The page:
As readers of this blog probably already know, I have been a supporter of President Obama since he took office, but am also disappointed with many of the choices he has made in that time. He has been too passive in certain areas requiring progressive action (health care, drug “war”, immigration, climate change), and yet, too hawkish in other areas requiring the same action (GITMO & detainee issues, Afghanistan, civil liberties).
Of late, there has been rather heated debate amongst the punditocracy about how much Obama is to blame for the lack of a more progressive agenda. Greenwald over at Salon has been devastating in his attacks on Obama and on those in the media and blogosphere who have become apologists for him. While I agree in large part with Greenwald’s critiques of Obama, in particular when it comes to the detention and prosecution of detainees in the “war on terror”, his escalation in Afghanistan and his selling out of the public option in the health care debate, those critiques seem to be based on the idea that Obama campaigned as a much more progressive candidate than he really was (although, Greenwald may have been on to this from the beginning and I just do not remember him writing that).
I think many progressives, myself included, perceived Obama to be our representative when in fact, he was much more moderate and conservative. The way that his opponents characterized him during the campaign, his lofty rhetoric, and how he has been portrayed by the GOP and Fox News since taking office has helped create this perception that he is more left-leaning than he actually is. In addition, after eight years of Bush/Cheney, which were unquestionably dark times for progressives and wonder years for neocons, defense contractors and big corporations (like BP, who benefited from immense deregulation), to name a few, Obama seemed so much more progressive when juxtaposed to his predecessor.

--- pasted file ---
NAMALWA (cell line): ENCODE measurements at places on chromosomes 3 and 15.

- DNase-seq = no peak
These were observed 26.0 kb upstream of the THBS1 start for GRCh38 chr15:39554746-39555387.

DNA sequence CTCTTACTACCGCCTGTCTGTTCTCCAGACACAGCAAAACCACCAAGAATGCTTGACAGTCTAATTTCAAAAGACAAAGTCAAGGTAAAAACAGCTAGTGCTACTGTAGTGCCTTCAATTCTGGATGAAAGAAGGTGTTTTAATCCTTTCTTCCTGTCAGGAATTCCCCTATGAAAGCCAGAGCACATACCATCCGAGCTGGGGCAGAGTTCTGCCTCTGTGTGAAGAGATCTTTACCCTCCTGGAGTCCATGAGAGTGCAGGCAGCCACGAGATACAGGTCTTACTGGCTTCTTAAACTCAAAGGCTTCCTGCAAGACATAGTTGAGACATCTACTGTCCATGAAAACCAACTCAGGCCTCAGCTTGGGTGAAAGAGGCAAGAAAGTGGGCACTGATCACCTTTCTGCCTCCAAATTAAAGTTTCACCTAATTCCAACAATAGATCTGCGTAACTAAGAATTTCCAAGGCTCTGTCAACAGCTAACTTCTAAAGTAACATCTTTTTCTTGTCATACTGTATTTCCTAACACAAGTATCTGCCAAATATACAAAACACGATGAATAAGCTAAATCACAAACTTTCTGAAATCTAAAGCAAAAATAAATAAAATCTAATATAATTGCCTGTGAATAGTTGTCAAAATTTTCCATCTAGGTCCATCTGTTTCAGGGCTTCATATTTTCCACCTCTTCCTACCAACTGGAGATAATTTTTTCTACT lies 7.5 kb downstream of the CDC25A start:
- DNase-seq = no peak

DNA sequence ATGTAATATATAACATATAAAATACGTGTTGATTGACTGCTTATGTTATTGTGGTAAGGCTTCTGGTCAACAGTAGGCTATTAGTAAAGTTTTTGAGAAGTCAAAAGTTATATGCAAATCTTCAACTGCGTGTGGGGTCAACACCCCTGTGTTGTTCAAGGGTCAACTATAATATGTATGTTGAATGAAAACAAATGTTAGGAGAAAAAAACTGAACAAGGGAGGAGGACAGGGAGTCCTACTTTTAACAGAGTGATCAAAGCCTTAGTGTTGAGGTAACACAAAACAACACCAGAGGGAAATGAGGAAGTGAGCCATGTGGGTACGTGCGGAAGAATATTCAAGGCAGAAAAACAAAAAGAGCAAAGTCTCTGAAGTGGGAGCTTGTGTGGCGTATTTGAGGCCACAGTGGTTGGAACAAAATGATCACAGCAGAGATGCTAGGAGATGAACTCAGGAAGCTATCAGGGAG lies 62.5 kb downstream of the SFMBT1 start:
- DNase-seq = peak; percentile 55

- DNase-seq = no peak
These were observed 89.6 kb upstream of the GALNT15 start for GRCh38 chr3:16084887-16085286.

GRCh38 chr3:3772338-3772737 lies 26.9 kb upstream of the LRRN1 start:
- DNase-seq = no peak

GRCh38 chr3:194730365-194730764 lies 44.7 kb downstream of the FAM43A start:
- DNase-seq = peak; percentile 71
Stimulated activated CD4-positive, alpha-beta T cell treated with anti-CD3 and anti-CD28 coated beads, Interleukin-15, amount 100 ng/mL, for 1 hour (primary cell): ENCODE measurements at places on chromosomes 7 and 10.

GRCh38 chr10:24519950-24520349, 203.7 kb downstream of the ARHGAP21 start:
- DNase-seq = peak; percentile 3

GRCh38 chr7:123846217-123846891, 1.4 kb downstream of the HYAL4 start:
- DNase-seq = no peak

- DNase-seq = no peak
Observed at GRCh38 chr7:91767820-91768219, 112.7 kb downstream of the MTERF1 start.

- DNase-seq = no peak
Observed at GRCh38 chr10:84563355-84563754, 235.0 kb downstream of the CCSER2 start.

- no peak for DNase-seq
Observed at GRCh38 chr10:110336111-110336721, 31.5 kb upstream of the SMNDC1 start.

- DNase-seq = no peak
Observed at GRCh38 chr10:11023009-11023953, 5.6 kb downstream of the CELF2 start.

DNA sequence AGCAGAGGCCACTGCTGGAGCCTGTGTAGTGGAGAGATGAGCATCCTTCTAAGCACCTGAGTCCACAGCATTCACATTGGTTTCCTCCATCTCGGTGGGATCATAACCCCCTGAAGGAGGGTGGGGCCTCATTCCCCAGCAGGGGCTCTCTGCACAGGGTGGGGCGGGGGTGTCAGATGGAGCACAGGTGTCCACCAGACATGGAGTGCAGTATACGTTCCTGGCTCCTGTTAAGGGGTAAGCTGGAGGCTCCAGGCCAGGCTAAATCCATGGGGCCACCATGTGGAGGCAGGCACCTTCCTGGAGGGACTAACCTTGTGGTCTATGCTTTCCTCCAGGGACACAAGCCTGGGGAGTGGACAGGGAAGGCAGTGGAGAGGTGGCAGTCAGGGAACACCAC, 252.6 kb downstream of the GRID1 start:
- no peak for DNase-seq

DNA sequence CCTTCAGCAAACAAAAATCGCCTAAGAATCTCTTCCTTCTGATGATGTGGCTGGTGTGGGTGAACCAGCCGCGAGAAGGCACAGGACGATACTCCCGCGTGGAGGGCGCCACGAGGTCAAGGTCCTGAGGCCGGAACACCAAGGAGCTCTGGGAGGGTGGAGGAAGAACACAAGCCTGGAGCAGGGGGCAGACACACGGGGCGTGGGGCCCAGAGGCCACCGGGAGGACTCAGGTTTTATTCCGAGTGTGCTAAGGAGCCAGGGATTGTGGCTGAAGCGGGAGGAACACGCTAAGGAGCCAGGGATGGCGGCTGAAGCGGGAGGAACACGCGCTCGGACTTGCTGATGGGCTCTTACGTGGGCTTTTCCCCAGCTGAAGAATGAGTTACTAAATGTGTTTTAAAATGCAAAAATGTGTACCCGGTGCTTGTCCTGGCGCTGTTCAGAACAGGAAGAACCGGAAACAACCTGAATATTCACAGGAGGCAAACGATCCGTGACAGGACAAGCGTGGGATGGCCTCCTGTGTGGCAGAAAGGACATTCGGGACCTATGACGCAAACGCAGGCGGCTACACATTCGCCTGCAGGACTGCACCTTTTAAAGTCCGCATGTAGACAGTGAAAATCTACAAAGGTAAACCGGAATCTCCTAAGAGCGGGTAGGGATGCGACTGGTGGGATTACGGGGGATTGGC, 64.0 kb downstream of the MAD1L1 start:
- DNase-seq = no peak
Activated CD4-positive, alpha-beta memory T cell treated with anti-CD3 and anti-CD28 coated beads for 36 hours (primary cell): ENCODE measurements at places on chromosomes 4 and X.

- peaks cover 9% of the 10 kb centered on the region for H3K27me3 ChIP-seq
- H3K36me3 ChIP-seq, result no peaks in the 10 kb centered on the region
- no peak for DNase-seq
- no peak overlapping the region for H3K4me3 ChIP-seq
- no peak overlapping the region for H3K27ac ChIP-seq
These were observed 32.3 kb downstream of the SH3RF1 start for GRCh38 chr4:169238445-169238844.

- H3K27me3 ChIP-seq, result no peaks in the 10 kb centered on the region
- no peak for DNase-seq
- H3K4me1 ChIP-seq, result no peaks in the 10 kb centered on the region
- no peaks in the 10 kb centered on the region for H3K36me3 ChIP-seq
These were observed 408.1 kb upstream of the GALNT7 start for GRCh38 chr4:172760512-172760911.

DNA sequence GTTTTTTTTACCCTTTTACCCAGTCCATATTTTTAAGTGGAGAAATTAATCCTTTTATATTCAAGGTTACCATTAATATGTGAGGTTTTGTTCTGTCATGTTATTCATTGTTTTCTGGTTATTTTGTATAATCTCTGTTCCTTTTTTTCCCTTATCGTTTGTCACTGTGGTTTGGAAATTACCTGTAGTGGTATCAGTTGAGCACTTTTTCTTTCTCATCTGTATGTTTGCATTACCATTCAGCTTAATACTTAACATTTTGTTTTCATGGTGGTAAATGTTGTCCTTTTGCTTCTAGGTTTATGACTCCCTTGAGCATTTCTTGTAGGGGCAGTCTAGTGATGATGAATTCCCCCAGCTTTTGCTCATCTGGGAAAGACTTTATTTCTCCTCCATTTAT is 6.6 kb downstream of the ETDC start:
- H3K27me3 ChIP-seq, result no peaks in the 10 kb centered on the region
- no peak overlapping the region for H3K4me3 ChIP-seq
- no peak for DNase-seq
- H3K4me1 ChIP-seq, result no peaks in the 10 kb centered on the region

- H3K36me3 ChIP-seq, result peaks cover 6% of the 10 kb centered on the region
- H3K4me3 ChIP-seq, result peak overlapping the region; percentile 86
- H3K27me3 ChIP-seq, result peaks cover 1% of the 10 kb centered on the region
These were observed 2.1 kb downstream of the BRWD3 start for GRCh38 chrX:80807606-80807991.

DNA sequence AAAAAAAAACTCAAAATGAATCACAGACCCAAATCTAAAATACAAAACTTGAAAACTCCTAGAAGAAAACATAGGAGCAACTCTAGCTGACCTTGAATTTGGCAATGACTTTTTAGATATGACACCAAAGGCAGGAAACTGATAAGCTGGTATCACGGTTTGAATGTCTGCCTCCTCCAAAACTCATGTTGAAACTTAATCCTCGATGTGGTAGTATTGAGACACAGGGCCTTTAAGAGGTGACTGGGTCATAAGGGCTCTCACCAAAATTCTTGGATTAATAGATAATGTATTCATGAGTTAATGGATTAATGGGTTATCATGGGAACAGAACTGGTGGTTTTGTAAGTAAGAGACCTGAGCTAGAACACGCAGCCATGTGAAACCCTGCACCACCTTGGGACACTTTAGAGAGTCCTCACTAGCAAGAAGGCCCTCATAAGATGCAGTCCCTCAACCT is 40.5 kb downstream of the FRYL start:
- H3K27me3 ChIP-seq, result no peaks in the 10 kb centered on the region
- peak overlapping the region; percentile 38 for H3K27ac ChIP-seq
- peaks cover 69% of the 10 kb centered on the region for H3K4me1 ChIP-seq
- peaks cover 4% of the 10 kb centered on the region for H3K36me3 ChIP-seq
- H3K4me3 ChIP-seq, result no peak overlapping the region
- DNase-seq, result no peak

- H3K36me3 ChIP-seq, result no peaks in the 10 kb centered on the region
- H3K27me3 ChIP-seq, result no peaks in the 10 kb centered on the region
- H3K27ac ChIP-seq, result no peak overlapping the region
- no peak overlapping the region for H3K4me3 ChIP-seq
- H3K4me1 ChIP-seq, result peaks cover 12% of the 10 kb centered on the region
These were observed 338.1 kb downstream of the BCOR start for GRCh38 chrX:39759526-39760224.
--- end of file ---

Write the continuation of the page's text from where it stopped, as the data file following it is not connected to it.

But this does not belie Greenwald’s point that many on the left are in the tank for Obama and do not want to blame him for much of anything. My response is: Who can blame them? We all know what the years before Obama were like and the thought of working to bring him down, no matter what his flaws, at the risk of replacing him with someone like Sarah Palin (the HORROR!) is simply untenable. And in our current media climate, with Fox News only PRETENDING to be a news organization and encouraging perceptions about Obama being a Socialist, a Muslim, and a non-citizen, etc., and the likes of Sarah Palin attacking him via Facebook every chance she gets, it is understandable that some in the media would feel the need to defend Obama. I have never subscribed much to the “media bias” argument, but if there is one now in Obama’s favor, it is warranted when you consider the most viewed “news” network (Fox) is openly and aggressively doing what it can to make his presidency a failure.
I am glad Greenwald is around to call out the MSM, and more importantly, Obama, for their failures at doing their jobs in a way that benefits this country the most. I have briefly “defended” the MSM’s coverage (which, given my loathing for them, is not easy), and I will offer up a theory as to why Obama is proceeding as cautiously as he is in a post in the not-to-distant-future. But for now, I recommend reading what Greenwald has been writing, which you can get to in the links above.